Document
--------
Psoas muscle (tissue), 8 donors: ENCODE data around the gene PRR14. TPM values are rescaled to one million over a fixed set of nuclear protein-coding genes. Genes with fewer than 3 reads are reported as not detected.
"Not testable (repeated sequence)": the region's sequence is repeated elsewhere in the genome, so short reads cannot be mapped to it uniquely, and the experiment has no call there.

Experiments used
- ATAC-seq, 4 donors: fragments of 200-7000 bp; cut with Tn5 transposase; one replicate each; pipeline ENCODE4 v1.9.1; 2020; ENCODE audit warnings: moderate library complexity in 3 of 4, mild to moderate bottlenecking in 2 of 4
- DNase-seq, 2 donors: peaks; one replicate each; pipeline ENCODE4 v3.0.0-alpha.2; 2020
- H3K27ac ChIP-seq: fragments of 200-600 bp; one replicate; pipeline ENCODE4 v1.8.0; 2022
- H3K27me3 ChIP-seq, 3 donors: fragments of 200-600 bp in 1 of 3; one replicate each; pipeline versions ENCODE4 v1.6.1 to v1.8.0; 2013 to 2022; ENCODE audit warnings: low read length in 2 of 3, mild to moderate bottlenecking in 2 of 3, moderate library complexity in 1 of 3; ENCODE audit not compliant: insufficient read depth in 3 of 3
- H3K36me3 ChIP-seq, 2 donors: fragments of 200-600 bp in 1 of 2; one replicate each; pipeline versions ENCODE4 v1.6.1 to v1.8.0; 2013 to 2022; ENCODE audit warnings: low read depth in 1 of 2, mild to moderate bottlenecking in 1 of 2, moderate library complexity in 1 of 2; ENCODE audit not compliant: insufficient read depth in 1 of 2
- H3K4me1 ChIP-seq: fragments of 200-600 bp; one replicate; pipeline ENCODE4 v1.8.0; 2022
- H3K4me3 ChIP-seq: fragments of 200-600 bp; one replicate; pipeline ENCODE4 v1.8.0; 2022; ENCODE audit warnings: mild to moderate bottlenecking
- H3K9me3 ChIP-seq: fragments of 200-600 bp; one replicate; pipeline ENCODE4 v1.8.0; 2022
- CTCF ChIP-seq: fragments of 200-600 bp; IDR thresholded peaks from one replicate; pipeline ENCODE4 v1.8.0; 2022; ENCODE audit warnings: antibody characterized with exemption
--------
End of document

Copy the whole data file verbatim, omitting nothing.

Psoas muscle (tissue), 8 donors: ENCODE data around the gene PRR14. TPM values are rescaled to one million over a fixed set of nuclear protein-coding genes. Genes with fewer than 3 reads are reported as not detected.
"Not testable (repeated sequence)": the region's sequence is repeated elsewhere in the genome, so short reads cannot be mapped to it uniquely, and the experiment has no call there.

Experiments used
- ATAC-seq, 4 donors: fragments of 200-7000 bp; cut with Tn5 transposase; one replicate each; pipeline ENCODE4 v1.9.1; 2020; ENCODE audit warnings: moderate library complexity in 3 of 4, mild to moderate bottlenecking in 2 of 4
- DNase-seq, 2 donors: peaks; one replicate each; pipeline ENCODE4 v3.0.0-alpha.2; 2020
- H3K27ac ChIP-seq: fragments of 200-600 bp; one replicate; pipeline ENCODE4 v1.8.0; 2022
- H3K27me3 ChIP-seq, 3 donors: fragments of 200-600 bp in 1 of 3; one replicate each; pipeline versions ENCODE4 v1.6.1 to v1.8.0; 2013 to 2022; ENCODE audit warnings: low read length in 2 of 3, mild to moderate bottlenecking in 2 of 3, moderate library complexity in 1 of 3; ENCODE audit not compliant: insufficient read depth in 3 of 3
- H3K36me3 ChIP-seq, 2 donors: fragments of 200-600 bp in 1 of 2; one replicate each; pipeline versions ENCODE4 v1.6.1 to v1.8.0; 2013 to 2022; ENCODE audit warnings: low read depth in 1 of 2, mild to moderate bottlenecking in 1 of 2, moderate library complexity in 1 of 2; ENCODE audit not compliant: insufficient read depth in 1 of 2
- H3K4me1 ChIP-seq: fragments of 200-600 bp; one replicate; pipeline ENCODE4 v1.8.0; 2022
- H3K4me3 ChIP-seq: fragments of 200-600 bp; one replicate; pipeline ENCODE4 v1.8.0; 2022; ENCODE audit warnings: mild to moderate bottlenecking
- H3K9me3 ChIP-seq: fragments of 200-600 bp; one replicate; pipeline ENCODE4 v1.8.0; 2022
- CTCF ChIP-seq: fragments of 200-600 bp; IDR thresholded peaks from one replicate; pipeline ENCODE4 v1.8.0; 2022; ENCODE audit warnings: antibody characterized with exemption